I am sure you have many of the Sandra Boynton books, but that’s what comes to mind when I think of funny children’s books. Moo, Baa, La, La, La! is my favorite and Charis’s too. There are many Eric Carle illustrated books out there that aren’t as well-known as Brown Bear. They may appeal to Nicolas visually. You also might try finding some of the book version stories of movies he enjoys, like Toy Story and Thomas and almost anything Disney. My kids would often sit for the longer stories (more text) in these books because they were familiar with the stories and the characters. Sometimes they are re-tellings of the video stories; other times they are spin-off stories using the popular characters. Finally, I really enjoyed reading stories to my kids that I remembered from childhood, like the Harry the Dirty Dog books. Another really funny little series (that may be more appropriate for girls) are the Francis books–Bedtime for Francis, A Birthday for Francis, etc.

  5. Madeleine
    Aug 17, 2006

    Probably one of my all time favorite books for being totally hilarious; we couldn’t get enough of it at our house when I was growing up. Have you read

    What Do You Say, Dear?
    by Sesyle Joslin, Maurice Sendak (Illustrator)

    Editorial Reviews

    Amazon.com
    “You have gone downtown to do some shopping. You are walking backwards, because sometimes you like to, and you bump into a crocodile. What do you say, dear?” This is just one of the delightful hypothetical situations introduced by award-winning author Sesyle Joslin in this “handbook of etiquette for young ladies and gentlemen to be used as a guide for everyday social behavior.” Maurice Sendak’s quirky, comical illustrations are perfect for this old-fashioned, whimsical guide to manners. First published in 1958, this Caldecott Honor Book and ALA Notable Children’s Book is a time- tested, fun way to teach your children important lessons. By the way, “Excuse me” is the proper response to the crocodile above! (Ages 4 to 8)

  6. Kim Roberts
    Aug 17, 2006

    My son, Gage, age 5 loves all books funny. So he is apt to find something funny is just about any book he reads.

    Some of his recent favorites:
    Verdi
    Harley (about a Llama)
    The stories about Jimmy’s Boa constrictor
    And, he really enjoys Clifford stories — go figure.

    Have you looked at The Book Tree, a compilation of books for children divided by age group. There are tons of great suggestions in it. Also, Honey for a Child’s Heart.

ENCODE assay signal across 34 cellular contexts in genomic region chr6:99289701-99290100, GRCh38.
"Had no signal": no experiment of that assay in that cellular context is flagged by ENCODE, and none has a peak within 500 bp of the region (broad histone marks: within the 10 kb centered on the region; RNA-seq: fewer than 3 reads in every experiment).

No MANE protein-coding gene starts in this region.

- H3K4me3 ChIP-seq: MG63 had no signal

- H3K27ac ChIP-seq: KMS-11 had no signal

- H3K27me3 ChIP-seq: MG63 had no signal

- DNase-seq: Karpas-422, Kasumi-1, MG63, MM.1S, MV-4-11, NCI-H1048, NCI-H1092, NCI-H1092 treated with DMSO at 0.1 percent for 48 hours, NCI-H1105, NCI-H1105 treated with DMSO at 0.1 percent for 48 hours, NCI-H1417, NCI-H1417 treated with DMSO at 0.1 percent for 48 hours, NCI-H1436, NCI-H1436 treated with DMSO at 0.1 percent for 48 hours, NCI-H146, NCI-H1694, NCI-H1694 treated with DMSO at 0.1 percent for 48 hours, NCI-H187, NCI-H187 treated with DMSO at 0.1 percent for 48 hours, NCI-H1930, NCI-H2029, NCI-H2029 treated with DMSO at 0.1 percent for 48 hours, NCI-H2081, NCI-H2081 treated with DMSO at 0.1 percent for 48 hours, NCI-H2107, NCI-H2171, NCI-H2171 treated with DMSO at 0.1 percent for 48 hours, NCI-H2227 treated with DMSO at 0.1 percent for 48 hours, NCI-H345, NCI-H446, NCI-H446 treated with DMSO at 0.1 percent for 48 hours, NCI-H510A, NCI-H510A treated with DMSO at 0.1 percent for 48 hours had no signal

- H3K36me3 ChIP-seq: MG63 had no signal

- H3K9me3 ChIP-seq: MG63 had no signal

Kim

  7. Tricia
    Aug 17, 2006

    Wow! Thanks for the amazingly wonderful suggestions, everyone!

    Kimberly, the title alone will make Nicolas smile….I know we will enjoy your suggestion. Thank you!

    Angie, maybe we could get Nicolas/Lydia together for some creative phonics learning! And we have not tried Magic Schoolbus – thanks for this tip!

    Meredith, it is honor to welcome you to my blog! Thanks for visiting! Nicolas loves Chicka, Chicka, but I’ve never read any of Archimbault’s other titles. Thanks for suggesting this.

    Jennifer, thank you for the plethora of wonderful ideas. We’ve done some of those ( I think Nicolas’ favorite Boynton is “But Not the Hippo..”, but there are several new ones for us to try out too. Thanks for all the suggestions.

    Madeleine, Welcome! (is this your first time to comment here? I think it might be! Welcome!) I love the description of this book, and will check it out at the library – thank you!

    And Kim!! Wow, how cool to hear from you, you “lurker”!! Tell Gage thank you for sharing his favorites, and thanks to you for the Book Tree/Honey suggestions. I will look into both of these.

  8. Lenise
    Aug 19, 2006

    Also, the Curious George books are good. I am after those same books Jennifer mentioned (because I, too, remember them from my own childhood). They ARE longer than I remembered, so I haven’t tried my not-quite-2-year-old with them yet. Oh! Also, the pigeon books by Mo Willems get good reviews. Jay likes the board books, but they are apparently much shorter and simpler than the others.

  9. Peter
    Aug 21, 2006

    How about Richard Scarry? The stories themselves aren’t necessarily funny, but the illustrations often fill in the “humor gaps”… Ellie has spent quite a bit of time in the pages of What Do People Do All Day?, and there are plenty of other volumes to build on the familiarity of the Busytown universe (such as it is).

    We’re big fans of Boynton and Carle here. By the way, the newer Curious George stories are a bit shorter than — if not quite as endearing as — their Rey-authored predecessors.

    After reading reviews of 100 Lessons, I’m pretty sure we’d have the same problem at our house. Back to traditional methods…